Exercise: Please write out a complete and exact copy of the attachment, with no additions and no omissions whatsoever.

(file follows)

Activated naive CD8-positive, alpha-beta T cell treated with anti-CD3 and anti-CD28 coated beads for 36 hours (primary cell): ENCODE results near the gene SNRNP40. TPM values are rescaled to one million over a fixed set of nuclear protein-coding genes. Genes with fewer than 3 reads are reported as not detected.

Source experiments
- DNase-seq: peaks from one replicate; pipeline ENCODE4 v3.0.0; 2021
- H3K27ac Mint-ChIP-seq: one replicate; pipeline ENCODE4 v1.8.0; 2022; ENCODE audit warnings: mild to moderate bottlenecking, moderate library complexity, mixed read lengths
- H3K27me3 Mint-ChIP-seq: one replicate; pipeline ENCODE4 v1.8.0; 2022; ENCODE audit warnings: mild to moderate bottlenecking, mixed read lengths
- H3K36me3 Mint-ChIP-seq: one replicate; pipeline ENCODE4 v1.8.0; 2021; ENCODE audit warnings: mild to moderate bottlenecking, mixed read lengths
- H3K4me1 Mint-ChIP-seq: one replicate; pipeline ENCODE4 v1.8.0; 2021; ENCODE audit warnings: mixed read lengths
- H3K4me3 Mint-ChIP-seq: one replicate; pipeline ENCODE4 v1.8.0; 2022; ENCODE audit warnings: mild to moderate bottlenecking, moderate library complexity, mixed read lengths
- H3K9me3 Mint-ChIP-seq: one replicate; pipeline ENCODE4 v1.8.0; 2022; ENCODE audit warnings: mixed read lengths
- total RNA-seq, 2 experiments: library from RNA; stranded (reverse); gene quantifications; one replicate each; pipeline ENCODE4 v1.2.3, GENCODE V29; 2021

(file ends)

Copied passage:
Activated naive CD8-positive, alpha-beta T cell treated with anti-CD3 and anti-CD28 coated beads for 36 hours (primary cell): ENCODE results near the gene SNRNP40. TPM values are rescaled to one million over a fixed set of nuclear protein-coding genes. Genes with fewer than 3 reads are reported as not detected.

Source experiments
- DNase-seq: peaks from one replicate; pipeline ENCODE4 v3.0.0; 2021
- H3K27ac Mint-ChIP-seq: one replicate; pipeline ENCODE4 v1.8.0; 2022; ENCODE audit warnings: mild to moderate bottlenecking, moderate library complexity, mixed read lengths
- H3K27me3 Mint-ChIP-seq: one replicate; pipeline ENCODE4 v1.8.0; 2022; ENCODE audit warnings: mild to moderate bottlenecking, mixed read lengths
- H3K36me3 Mint-ChIP-seq: one replicate; pipeline ENCODE4 v1.8.0; 2021; ENCODE audit warnings: mild to moderate bottlenecking, mixed read lengths
- H3K4me1 Mint-ChIP-seq: one replicate; pipeline ENCODE4 v1.8.0; 2021; ENCODE audit warnings: mixed read lengths
- H3K4me3 Mint-ChIP-seq: one replicate; pipeline ENCODE4 v1.8.0; 2022; ENCODE audit warnings: mild to moderate bottlenecking, moderate library complexity, mixed read lengths
- H3K9me3 Mint-ChIP-seq: one replicate; pipeline ENCODE4 v1.8.0; 2022; ENCODE audit warnings: mixed read lengths
- total RNA-seq, 2 experiments: library from RNA; stranded (reverse); gene quantifications; one replicate each; pipeline ENCODE4 v1.2.3, GENCODE V29; 2021